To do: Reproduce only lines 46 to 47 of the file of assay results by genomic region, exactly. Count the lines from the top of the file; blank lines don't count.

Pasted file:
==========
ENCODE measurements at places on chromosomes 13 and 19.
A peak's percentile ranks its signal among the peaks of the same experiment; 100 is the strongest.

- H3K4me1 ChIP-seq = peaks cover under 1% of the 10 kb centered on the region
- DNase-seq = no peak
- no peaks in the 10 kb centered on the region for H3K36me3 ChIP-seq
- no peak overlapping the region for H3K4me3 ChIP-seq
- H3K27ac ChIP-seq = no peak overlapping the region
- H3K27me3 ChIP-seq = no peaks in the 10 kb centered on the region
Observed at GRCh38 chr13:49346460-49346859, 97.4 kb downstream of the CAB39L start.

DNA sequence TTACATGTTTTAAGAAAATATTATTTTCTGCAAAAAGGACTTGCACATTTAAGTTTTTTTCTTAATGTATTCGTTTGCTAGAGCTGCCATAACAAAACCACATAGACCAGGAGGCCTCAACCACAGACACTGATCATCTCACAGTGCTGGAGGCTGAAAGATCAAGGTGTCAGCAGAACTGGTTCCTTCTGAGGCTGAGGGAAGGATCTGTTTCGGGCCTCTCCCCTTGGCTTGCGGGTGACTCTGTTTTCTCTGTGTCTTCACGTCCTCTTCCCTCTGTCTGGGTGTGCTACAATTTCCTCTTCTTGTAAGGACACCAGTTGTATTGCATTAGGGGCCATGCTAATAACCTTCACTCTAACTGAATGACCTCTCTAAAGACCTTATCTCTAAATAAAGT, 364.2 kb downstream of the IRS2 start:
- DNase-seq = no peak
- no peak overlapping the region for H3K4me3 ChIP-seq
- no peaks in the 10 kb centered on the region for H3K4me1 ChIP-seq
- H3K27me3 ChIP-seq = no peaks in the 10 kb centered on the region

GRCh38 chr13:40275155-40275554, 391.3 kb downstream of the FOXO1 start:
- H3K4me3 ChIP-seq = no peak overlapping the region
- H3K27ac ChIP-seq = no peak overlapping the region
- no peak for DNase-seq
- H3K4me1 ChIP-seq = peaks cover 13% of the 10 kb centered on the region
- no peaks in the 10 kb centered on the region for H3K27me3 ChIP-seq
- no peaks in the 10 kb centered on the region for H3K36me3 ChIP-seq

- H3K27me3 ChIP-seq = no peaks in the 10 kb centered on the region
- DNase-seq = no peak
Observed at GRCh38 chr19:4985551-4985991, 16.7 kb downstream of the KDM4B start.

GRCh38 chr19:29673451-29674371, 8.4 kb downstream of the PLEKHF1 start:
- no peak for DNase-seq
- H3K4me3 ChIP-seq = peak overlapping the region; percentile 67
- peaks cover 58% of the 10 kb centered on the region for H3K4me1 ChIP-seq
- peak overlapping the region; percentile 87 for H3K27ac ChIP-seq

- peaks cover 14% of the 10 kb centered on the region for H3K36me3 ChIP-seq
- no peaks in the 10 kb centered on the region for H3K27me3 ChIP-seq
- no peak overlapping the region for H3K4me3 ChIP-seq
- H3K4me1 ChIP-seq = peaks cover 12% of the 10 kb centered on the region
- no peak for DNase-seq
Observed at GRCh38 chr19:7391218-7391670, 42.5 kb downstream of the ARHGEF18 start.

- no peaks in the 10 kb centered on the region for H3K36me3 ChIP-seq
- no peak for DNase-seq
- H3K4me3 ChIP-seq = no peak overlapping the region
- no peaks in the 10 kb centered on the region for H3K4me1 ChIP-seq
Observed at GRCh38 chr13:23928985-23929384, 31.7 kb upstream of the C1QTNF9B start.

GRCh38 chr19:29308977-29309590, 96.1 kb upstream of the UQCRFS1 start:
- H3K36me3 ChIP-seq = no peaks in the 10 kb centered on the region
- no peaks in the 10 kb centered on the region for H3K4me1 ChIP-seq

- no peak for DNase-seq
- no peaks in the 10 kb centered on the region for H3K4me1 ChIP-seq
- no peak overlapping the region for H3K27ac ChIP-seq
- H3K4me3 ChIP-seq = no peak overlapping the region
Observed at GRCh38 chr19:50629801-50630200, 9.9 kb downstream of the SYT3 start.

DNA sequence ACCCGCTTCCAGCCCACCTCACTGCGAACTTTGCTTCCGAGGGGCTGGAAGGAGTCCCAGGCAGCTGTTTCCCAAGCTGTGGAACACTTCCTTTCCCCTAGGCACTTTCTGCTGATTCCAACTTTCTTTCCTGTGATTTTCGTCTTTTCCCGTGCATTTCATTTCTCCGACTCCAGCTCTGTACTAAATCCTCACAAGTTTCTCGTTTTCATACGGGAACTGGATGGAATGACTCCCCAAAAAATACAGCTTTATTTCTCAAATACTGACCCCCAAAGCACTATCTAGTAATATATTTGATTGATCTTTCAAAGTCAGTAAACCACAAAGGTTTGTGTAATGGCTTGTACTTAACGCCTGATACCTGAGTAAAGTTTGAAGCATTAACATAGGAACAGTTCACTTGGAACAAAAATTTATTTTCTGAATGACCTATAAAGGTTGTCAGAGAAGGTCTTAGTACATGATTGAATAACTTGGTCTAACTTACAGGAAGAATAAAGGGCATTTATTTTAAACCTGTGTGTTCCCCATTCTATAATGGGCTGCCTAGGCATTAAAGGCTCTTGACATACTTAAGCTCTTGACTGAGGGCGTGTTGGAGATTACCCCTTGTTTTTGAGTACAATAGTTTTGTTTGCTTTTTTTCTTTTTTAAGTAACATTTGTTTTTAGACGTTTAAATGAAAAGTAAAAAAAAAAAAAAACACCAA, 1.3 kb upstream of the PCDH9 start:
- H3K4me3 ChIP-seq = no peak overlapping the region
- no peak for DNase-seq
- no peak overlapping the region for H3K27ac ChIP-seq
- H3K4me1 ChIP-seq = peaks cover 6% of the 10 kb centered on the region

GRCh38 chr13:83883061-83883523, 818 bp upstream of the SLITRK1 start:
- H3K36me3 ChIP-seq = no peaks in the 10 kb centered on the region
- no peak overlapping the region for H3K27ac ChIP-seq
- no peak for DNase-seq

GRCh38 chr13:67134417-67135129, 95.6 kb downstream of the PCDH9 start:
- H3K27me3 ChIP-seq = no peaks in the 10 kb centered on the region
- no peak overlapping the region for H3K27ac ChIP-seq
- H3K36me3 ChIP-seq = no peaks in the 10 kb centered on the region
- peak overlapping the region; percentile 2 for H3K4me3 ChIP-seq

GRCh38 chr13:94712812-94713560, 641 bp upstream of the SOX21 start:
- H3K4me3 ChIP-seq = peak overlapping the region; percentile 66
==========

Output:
- no peak overlapping the region for H3K27ac ChIP-seq
- H3K4me3 ChIP-seq = no peak overlapping the region